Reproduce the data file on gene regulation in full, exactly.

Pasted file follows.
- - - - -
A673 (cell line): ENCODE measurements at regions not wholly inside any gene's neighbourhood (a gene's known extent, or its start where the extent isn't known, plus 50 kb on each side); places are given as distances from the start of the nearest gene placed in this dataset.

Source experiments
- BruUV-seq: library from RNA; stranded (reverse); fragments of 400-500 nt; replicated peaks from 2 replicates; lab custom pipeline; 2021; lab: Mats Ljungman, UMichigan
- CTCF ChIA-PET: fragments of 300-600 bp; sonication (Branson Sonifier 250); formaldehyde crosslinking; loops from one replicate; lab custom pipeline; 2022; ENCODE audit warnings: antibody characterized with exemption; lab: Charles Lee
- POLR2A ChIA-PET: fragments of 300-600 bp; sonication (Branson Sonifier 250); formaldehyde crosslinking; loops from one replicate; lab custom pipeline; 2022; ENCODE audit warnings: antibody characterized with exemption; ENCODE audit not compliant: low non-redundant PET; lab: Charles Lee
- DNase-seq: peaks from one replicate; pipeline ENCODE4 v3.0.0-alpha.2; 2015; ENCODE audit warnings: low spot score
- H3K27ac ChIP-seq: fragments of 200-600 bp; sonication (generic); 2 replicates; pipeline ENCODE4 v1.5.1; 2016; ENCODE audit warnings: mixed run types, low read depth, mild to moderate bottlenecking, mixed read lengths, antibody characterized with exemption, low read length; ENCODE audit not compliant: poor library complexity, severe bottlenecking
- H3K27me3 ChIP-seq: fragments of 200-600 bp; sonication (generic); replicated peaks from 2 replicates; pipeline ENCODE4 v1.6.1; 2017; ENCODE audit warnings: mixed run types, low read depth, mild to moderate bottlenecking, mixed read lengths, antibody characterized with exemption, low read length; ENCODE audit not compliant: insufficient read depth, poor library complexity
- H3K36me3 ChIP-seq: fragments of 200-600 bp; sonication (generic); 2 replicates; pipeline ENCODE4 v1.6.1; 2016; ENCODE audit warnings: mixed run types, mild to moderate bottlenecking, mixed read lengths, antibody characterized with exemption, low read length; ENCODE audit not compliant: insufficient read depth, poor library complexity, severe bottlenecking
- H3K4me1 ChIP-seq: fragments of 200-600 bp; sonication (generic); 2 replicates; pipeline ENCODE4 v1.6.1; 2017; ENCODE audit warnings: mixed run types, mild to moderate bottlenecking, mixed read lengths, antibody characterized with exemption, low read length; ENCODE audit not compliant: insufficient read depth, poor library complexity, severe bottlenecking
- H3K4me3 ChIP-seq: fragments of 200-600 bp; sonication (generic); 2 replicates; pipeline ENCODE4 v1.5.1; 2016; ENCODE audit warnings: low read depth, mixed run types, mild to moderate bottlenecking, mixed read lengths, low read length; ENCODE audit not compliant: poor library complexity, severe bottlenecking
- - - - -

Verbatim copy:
A673 (cell line): ENCODE measurements at regions not wholly inside any gene's neighbourhood (a gene's known extent, or its start where the extent isn't known, plus 50 kb on each side); places are given as distances from the start of the nearest gene placed in this dataset.

Source experiments
- BruUV-seq: library from RNA; stranded (reverse); fragments of 400-500 nt; replicated peaks from 2 replicates; lab custom pipeline; 2021; lab: Mats Ljungman, UMichigan
- CTCF ChIA-PET: fragments of 300-600 bp; sonication (Branson Sonifier 250); formaldehyde crosslinking; loops from one replicate; lab custom pipeline; 2022; ENCODE audit warnings: antibody characterized with exemption; lab: Charles Lee
- POLR2A ChIA-PET: fragments of 300-600 bp; sonication (Branson Sonifier 250); formaldehyde crosslinking; loops from one replicate; lab custom pipeline; 2022; ENCODE audit warnings: antibody characterized with exemption; ENCODE audit not compliant: low non-redundant PET; lab: Charles Lee
- DNase-seq: peaks from one replicate; pipeline ENCODE4 v3.0.0-alpha.2; 2015; ENCODE audit warnings: low spot score
- H3K27ac ChIP-seq: fragments of 200-600 bp; sonication (generic); 2 replicates; pipeline ENCODE4 v1.5.1; 2016; ENCODE audit warnings: mixed run types, low read depth, mild to moderate bottlenecking, mixed read lengths, antibody characterized with exemption, low read length; ENCODE audit not compliant: poor library complexity, severe bottlenecking
- H3K27me3 ChIP-seq: fragments of 200-600 bp; sonication (generic); replicated peaks from 2 replicates; pipeline ENCODE4 v1.6.1; 2017; ENCODE audit warnings: mixed run types, low read depth, mild to moderate bottlenecking, mixed read lengths, antibody characterized with exemption, low read length; ENCODE audit not compliant: insufficient read depth, poor library complexity
- H3K36me3 ChIP-seq: fragments of 200-600 bp; sonication (generic); 2 replicates; pipeline ENCODE4 v1.6.1; 2016; ENCODE audit warnings: mixed run types, mild to moderate bottlenecking, mixed read lengths, antibody characterized with exemption, low read length; ENCODE audit not compliant: insufficient read depth, poor library complexity, severe bottlenecking
- H3K4me1 ChIP-seq: fragments of 200-600 bp; sonication (generic); 2 replicates; pipeline ENCODE4 v1.6.1; 2017; ENCODE audit warnings: mixed run types, mild to moderate bottlenecking, mixed read lengths, antibody characterized with exemption, low read length; ENCODE audit not compliant: insufficient read depth, poor library complexity, severe bottlenecking
- H3K4me3 ChIP-seq: fragments of 200-600 bp; sonication (generic); 2 replicates; pipeline ENCODE4 v1.5.1; 2016; ENCODE audit warnings: low read depth, mixed run types, mild to moderate bottlenecking, mixed read lengths, low read length; ENCODE audit not compliant: poor library complexity, severe bottlenecking